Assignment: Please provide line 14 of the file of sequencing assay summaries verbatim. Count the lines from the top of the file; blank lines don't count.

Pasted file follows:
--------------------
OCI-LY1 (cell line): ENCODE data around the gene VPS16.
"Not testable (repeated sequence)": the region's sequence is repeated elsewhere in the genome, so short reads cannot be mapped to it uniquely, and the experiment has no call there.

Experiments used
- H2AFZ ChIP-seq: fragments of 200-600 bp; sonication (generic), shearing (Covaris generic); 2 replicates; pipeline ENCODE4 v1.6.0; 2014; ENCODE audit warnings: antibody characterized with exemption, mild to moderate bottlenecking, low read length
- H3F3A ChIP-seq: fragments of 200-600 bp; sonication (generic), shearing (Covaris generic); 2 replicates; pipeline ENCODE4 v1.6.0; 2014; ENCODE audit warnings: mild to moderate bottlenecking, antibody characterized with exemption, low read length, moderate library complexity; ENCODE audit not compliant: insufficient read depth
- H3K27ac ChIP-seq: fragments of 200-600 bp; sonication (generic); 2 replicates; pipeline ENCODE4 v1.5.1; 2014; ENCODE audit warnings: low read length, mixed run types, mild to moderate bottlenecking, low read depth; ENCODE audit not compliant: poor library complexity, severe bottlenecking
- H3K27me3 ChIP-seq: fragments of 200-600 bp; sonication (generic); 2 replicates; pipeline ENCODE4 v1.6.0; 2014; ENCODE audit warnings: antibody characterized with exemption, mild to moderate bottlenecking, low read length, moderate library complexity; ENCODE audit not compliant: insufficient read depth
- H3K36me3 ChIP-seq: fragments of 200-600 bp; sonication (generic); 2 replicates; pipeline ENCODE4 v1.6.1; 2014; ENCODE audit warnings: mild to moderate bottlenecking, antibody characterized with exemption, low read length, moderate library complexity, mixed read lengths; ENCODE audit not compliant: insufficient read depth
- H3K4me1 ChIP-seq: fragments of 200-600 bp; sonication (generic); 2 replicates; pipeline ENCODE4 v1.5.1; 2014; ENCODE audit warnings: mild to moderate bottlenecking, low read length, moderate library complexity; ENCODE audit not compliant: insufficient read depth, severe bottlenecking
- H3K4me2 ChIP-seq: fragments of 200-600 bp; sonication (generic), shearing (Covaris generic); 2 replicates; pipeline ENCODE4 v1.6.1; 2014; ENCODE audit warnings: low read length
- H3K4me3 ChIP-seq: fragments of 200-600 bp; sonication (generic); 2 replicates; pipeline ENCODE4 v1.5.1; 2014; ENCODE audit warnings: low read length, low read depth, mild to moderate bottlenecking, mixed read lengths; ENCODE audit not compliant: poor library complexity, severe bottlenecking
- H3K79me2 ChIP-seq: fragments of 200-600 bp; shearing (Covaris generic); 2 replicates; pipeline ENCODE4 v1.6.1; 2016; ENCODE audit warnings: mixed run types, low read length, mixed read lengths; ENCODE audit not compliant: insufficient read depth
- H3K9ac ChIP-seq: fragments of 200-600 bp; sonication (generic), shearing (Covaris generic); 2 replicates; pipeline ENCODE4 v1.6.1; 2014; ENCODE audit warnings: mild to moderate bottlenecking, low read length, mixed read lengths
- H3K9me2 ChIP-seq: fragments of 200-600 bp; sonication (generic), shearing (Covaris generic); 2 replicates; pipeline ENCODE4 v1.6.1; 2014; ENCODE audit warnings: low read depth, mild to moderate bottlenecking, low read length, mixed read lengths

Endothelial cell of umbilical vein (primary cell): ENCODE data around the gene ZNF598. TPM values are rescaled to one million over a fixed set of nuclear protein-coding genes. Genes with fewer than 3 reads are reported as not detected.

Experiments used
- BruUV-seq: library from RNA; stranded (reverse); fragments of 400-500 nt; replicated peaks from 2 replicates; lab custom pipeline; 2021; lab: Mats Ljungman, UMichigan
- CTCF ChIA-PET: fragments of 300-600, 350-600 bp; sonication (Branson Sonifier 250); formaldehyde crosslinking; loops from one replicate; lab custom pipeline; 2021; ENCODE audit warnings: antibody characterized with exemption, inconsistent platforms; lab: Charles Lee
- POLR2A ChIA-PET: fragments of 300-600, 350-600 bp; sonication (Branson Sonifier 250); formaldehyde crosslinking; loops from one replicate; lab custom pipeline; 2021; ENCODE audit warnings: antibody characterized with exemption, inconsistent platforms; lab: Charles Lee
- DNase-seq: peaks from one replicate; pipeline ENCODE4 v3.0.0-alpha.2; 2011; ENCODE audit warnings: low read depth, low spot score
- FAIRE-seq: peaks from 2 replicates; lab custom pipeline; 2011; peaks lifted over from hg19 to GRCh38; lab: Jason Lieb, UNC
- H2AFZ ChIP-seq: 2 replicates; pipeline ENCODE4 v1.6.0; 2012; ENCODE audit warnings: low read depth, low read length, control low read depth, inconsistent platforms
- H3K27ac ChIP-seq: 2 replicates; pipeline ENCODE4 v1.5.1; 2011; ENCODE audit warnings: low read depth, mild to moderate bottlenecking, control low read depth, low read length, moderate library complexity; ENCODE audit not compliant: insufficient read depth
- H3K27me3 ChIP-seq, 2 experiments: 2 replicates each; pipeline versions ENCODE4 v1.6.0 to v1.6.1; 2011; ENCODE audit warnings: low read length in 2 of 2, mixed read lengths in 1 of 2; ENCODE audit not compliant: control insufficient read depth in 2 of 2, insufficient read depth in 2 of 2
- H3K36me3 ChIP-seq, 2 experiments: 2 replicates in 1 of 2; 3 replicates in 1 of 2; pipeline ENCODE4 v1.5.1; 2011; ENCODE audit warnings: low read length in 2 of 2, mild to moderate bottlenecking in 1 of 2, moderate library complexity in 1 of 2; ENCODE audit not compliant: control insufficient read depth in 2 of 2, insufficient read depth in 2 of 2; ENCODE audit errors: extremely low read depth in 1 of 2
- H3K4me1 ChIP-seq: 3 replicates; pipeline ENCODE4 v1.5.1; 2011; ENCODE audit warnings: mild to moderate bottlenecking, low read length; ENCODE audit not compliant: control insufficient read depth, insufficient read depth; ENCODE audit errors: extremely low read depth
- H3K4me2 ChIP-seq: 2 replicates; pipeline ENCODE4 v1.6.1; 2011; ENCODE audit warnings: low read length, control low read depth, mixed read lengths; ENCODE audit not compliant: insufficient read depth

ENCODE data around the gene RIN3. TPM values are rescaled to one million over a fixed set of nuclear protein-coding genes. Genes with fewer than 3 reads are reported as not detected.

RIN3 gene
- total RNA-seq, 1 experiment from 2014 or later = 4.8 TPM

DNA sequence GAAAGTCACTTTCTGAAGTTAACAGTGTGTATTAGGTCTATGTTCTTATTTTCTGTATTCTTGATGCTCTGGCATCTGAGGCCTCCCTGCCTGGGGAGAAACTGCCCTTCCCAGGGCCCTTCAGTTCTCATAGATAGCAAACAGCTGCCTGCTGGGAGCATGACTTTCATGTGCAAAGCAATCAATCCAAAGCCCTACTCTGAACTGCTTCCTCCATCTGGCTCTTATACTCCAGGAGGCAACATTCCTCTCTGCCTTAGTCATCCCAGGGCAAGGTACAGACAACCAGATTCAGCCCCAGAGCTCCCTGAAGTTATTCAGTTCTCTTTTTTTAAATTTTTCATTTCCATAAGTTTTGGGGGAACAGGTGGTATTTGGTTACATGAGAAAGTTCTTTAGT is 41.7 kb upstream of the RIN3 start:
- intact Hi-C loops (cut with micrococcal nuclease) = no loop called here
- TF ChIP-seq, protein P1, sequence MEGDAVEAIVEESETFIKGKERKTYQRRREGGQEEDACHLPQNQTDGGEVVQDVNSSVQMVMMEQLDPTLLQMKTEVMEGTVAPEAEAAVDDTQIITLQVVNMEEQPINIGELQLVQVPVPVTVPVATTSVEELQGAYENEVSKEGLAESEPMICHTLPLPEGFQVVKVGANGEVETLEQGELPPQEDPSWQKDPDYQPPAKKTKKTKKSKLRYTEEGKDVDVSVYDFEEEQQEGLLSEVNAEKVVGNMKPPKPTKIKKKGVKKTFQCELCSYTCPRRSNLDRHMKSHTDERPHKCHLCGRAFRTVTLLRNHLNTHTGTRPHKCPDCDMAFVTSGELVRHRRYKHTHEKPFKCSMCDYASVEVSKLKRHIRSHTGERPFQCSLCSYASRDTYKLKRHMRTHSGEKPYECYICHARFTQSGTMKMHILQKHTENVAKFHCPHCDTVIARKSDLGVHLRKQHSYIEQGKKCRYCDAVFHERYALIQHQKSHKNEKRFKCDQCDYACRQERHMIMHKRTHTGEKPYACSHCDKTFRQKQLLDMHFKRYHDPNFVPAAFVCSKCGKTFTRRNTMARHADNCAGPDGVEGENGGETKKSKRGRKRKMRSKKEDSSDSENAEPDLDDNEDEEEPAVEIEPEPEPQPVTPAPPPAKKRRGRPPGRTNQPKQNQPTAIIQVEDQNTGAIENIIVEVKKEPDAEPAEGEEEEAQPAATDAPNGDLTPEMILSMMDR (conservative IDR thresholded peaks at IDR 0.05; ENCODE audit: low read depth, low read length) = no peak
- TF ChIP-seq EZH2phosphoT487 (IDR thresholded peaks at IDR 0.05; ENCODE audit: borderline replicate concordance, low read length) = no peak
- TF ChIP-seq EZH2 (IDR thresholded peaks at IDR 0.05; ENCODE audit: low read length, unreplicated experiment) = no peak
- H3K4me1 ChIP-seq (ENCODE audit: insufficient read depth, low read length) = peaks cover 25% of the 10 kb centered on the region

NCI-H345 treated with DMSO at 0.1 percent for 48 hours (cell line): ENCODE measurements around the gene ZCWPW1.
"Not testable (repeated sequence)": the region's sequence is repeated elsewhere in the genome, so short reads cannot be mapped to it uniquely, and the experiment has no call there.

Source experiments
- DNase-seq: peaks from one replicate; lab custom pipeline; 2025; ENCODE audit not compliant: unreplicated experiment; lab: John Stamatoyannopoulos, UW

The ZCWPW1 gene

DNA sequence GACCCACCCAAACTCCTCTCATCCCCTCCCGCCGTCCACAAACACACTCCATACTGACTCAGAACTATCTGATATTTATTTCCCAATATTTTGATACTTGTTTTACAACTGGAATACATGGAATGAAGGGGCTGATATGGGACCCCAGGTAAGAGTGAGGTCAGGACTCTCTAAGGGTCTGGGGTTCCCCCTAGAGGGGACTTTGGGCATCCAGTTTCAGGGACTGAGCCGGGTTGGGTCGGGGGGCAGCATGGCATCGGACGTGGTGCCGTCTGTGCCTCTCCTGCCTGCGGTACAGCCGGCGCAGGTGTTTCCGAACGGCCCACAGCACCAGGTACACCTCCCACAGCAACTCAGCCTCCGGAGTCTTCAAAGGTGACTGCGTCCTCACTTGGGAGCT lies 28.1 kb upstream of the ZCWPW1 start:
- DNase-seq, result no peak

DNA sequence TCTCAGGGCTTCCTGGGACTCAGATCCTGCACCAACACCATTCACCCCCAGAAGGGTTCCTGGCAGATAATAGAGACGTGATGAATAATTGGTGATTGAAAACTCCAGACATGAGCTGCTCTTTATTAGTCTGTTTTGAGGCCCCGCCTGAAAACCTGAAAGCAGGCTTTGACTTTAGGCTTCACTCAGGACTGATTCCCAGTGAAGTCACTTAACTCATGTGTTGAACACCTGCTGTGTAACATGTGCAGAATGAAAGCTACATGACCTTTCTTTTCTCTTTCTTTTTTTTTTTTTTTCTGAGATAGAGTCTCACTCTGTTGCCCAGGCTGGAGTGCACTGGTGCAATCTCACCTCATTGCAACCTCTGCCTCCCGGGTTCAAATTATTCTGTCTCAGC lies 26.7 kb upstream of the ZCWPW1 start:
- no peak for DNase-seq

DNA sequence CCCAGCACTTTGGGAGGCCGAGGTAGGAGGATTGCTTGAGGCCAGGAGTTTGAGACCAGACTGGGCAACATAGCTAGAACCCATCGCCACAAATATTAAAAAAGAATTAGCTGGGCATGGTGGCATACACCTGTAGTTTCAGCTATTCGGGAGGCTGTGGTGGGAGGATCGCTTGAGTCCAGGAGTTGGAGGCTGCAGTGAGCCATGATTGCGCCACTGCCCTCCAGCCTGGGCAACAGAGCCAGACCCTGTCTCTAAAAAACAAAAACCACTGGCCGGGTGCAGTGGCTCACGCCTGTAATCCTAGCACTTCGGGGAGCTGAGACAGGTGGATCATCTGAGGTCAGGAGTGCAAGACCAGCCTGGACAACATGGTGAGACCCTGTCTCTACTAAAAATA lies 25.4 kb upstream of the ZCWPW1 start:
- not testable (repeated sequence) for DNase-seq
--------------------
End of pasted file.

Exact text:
- H3K9me2 ChIP-seq: fragments of 200-600 bp; sonication (generic), shearing (Covaris generic); 2 replicates; pipeline ENCODE4 v1.6.1; 2014; ENCODE audit warnings: low read depth, mild to moderate bottlenecking, low read length, mixed read lengths